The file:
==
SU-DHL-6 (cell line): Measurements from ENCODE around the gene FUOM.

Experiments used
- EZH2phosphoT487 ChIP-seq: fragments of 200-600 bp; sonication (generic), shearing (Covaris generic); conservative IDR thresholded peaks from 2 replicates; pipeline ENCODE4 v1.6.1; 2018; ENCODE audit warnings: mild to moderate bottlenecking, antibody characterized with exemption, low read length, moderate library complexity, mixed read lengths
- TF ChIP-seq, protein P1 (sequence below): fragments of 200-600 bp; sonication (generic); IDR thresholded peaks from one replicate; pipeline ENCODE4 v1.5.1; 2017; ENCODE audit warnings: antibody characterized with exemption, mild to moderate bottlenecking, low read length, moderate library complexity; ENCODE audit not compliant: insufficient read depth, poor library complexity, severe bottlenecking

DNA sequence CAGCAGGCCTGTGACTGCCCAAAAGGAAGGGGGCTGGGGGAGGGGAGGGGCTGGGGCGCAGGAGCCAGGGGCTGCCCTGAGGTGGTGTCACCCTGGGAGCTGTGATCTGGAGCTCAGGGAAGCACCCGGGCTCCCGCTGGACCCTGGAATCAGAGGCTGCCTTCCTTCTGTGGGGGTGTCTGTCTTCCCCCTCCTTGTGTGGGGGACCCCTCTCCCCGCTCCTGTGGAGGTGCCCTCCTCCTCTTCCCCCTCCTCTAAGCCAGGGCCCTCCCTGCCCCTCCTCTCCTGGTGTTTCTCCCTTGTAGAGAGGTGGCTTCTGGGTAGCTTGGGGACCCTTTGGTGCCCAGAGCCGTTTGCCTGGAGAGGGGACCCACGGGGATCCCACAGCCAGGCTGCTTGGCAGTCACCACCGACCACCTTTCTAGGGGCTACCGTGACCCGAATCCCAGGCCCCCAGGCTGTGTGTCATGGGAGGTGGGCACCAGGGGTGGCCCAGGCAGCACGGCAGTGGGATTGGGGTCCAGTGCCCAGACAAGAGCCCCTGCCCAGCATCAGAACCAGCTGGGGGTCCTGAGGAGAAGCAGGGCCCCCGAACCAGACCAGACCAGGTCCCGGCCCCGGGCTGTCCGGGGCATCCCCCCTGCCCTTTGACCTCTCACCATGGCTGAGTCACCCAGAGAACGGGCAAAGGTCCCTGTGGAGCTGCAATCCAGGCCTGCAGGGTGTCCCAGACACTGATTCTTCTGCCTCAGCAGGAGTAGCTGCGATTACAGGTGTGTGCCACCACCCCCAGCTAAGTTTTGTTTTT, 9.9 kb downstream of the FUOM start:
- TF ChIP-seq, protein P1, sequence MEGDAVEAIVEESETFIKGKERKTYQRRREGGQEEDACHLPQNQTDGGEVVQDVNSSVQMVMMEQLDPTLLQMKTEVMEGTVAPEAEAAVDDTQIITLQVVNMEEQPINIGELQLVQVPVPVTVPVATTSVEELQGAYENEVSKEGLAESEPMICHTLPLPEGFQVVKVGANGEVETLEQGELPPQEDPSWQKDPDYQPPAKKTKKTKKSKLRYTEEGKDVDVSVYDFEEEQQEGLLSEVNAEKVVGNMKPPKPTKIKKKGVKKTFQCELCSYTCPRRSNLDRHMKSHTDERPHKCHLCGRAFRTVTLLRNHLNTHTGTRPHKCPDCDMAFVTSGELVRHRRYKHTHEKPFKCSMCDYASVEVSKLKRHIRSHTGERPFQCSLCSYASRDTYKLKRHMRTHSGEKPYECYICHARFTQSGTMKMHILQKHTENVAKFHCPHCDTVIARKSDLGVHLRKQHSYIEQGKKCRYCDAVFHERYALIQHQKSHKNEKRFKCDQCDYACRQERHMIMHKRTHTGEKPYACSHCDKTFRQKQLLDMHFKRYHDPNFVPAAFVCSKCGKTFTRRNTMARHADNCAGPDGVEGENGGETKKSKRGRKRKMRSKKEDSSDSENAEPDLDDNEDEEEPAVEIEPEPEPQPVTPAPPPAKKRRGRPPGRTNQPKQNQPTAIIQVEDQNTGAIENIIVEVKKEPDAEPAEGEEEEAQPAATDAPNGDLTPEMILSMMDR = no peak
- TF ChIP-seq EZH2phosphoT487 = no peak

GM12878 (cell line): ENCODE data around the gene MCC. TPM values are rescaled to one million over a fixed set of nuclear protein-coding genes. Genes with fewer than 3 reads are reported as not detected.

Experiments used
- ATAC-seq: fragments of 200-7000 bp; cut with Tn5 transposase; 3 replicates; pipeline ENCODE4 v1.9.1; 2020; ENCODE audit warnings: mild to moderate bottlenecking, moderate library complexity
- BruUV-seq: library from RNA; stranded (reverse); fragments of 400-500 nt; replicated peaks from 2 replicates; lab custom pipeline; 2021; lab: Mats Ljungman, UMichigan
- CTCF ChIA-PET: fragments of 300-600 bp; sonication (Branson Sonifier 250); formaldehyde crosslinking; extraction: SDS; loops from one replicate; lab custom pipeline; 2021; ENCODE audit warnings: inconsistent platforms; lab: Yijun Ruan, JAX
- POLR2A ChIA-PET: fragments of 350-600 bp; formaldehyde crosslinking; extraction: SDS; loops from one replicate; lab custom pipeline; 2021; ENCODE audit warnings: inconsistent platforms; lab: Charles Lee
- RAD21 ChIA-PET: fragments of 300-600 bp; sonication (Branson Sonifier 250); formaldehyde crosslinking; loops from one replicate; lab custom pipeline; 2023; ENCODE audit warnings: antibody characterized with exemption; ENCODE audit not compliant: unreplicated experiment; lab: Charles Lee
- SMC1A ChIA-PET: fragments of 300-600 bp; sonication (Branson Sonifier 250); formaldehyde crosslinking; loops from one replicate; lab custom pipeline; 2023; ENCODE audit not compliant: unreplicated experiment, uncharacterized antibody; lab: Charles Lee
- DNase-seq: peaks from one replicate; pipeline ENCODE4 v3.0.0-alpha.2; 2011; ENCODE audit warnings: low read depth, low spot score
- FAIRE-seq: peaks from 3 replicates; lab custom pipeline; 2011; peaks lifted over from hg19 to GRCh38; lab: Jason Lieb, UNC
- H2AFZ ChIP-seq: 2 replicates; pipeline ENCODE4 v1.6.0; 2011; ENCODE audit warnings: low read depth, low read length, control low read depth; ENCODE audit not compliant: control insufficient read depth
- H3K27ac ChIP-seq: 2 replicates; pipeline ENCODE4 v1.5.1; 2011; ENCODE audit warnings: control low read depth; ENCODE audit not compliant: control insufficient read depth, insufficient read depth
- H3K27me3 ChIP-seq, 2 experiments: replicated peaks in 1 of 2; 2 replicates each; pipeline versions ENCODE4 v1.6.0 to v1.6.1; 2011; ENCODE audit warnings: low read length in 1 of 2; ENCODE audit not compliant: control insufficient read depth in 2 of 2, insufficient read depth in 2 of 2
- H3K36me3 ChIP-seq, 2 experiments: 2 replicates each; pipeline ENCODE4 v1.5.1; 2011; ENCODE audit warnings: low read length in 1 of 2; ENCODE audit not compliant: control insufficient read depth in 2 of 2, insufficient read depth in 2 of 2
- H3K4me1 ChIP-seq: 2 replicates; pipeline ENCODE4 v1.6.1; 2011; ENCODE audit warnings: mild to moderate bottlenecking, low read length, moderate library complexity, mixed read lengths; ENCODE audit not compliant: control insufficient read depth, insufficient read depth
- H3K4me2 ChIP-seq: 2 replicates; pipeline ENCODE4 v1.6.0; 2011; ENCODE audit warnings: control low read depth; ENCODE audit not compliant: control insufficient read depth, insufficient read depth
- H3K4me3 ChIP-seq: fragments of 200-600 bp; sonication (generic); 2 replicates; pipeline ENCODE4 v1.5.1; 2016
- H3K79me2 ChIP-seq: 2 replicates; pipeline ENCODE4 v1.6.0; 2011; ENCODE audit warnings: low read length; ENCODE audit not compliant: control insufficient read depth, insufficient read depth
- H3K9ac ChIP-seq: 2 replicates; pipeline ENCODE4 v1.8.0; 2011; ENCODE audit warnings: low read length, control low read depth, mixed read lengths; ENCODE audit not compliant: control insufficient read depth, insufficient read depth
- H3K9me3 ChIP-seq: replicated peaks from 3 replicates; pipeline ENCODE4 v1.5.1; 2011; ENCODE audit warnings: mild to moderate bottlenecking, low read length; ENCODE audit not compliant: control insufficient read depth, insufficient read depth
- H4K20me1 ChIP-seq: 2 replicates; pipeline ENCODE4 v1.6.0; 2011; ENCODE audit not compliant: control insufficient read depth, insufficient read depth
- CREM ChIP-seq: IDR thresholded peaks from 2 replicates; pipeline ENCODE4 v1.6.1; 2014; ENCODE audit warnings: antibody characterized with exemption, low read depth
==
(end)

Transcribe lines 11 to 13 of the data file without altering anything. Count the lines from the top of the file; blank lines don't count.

- BruUV-seq: library from RNA; stranded (reverse); fragments of 400-500 nt; replicated peaks from 2 replicates; lab custom pipeline; 2021; lab: Mats Ljungman, UMichigan
- CTCF ChIA-PET: fragments of 300-600 bp; sonication (Branson Sonifier 250); formaldehyde crosslinking; extraction: SDS; loops from one replicate; lab custom pipeline; 2021; ENCODE audit warnings: inconsistent platforms; lab: Yijun Ruan, JAX
- POLR2A ChIA-PET: fragments of 350-600 bp; formaldehyde crosslinking; extraction: SDS; loops from one replicate; lab custom pipeline; 2021; ENCODE audit warnings: inconsistent platforms; lab: Charles Lee